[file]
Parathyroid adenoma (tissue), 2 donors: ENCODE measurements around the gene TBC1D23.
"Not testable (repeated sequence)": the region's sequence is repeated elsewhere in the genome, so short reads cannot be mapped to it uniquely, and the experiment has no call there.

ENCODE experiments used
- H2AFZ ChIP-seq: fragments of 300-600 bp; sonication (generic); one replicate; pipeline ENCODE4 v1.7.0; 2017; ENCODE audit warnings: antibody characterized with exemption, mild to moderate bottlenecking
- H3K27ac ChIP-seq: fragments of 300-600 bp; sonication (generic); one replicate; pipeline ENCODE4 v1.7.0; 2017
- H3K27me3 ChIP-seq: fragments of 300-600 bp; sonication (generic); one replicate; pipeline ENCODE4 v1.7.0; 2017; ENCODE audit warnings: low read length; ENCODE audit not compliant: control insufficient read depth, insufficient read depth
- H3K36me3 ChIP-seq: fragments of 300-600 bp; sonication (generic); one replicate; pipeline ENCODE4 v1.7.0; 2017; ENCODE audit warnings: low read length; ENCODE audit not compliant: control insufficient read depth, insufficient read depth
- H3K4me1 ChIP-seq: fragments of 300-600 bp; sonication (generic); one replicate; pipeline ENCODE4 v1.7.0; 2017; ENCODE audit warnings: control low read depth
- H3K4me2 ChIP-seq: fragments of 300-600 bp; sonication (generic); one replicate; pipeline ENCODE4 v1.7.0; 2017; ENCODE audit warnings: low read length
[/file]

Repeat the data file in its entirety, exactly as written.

Parathyroid adenoma (tissue), 2 donors: ENCODE measurements around the gene TBC1D23.
"Not testable (repeated sequence)": the region's sequence is repeated elsewhere in the genome, so short reads cannot be mapped to it uniquely, and the experiment has no call there.

ENCODE experiments used
- H2AFZ ChIP-seq: fragments of 300-600 bp; sonication (generic); one replicate; pipeline ENCODE4 v1.7.0; 2017; ENCODE audit warnings: antibody characterized with exemption, mild to moderate bottlenecking
- H3K27ac ChIP-seq: fragments of 300-600 bp; sonication (generic); one replicate; pipeline ENCODE4 v1.7.0; 2017
- H3K27me3 ChIP-seq: fragments of 300-600 bp; sonication (generic); one replicate; pipeline ENCODE4 v1.7.0; 2017; ENCODE audit warnings: low read length; ENCODE audit not compliant: control insufficient read depth, insufficient read depth
- H3K36me3 ChIP-seq: fragments of 300-600 bp; sonication (generic); one replicate; pipeline ENCODE4 v1.7.0; 2017; ENCODE audit warnings: low read length; ENCODE audit not compliant: control insufficient read depth, insufficient read depth
- H3K4me1 ChIP-seq: fragments of 300-600 bp; sonication (generic); one replicate; pipeline ENCODE4 v1.7.0; 2017; ENCODE audit warnings: control low read depth
- H3K4me2 ChIP-seq: fragments of 300-600 bp; sonication (generic); one replicate; pipeline ENCODE4 v1.7.0; 2017; ENCODE audit warnings: low read length